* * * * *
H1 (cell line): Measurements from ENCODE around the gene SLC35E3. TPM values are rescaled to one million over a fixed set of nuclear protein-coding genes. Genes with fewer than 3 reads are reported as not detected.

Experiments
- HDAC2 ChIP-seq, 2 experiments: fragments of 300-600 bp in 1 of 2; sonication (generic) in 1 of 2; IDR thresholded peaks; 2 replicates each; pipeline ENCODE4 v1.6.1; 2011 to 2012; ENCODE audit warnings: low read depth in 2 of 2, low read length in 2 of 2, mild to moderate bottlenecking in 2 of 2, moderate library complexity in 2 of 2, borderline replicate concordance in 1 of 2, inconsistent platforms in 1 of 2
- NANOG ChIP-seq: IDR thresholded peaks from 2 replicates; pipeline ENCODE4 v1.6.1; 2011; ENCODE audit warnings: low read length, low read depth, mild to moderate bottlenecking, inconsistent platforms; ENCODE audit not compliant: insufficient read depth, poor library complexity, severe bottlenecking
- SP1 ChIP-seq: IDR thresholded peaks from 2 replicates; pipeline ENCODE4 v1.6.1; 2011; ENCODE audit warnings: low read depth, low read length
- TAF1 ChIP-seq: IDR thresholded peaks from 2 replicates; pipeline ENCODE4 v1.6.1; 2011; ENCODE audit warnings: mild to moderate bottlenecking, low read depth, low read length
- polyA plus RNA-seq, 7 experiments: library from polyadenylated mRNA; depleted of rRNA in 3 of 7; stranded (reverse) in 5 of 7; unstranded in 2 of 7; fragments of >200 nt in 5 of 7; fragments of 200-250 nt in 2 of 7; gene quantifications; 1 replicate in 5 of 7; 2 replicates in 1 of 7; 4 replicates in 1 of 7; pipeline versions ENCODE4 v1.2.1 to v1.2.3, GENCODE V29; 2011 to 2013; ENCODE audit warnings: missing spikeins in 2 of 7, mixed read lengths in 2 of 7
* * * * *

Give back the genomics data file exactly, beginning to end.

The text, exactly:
H1 (cell line): Measurements from ENCODE around the gene SLC35E3. TPM values are rescaled to one million over a fixed set of nuclear protein-coding genes. Genes with fewer than 3 reads are reported as not detected.

Experiments
- HDAC2 ChIP-seq, 2 experiments: fragments of 300-600 bp in 1 of 2; sonication (generic) in 1 of 2; IDR thresholded peaks; 2 replicates each; pipeline ENCODE4 v1.6.1; 2011 to 2012; ENCODE audit warnings: low read depth in 2 of 2, low read length in 2 of 2, mild to moderate bottlenecking in 2 of 2, moderate library complexity in 2 of 2, borderline replicate concordance in 1 of 2, inconsistent platforms in 1 of 2
- NANOG ChIP-seq: IDR thresholded peaks from 2 replicates; pipeline ENCODE4 v1.6.1; 2011; ENCODE audit warnings: low read length, low read depth, mild to moderate bottlenecking, inconsistent platforms; ENCODE audit not compliant: insufficient read depth, poor library complexity, severe bottlenecking
- SP1 ChIP-seq: IDR thresholded peaks from 2 replicates; pipeline ENCODE4 v1.6.1; 2011; ENCODE audit warnings: low read depth, low read length
- TAF1 ChIP-seq: IDR thresholded peaks from 2 replicates; pipeline ENCODE4 v1.6.1; 2011; ENCODE audit warnings: mild to moderate bottlenecking, low read depth, low read length
- polyA plus RNA-seq, 7 experiments: library from polyadenylated mRNA; depleted of rRNA in 3 of 7; stranded (reverse) in 5 of 7; unstranded in 2 of 7; fragments of >200 nt in 5 of 7; fragments of 200-250 nt in 2 of 7; gene quantifications; 1 replicate in 5 of 7; 2 replicates in 1 of 7; 4 replicates in 1 of 7; pipeline versions ENCODE4 v1.2.1 to v1.2.3, GENCODE V29; 2011 to 2013; ENCODE audit warnings: missing spikeins in 2 of 7, mixed read lengths in 2 of 7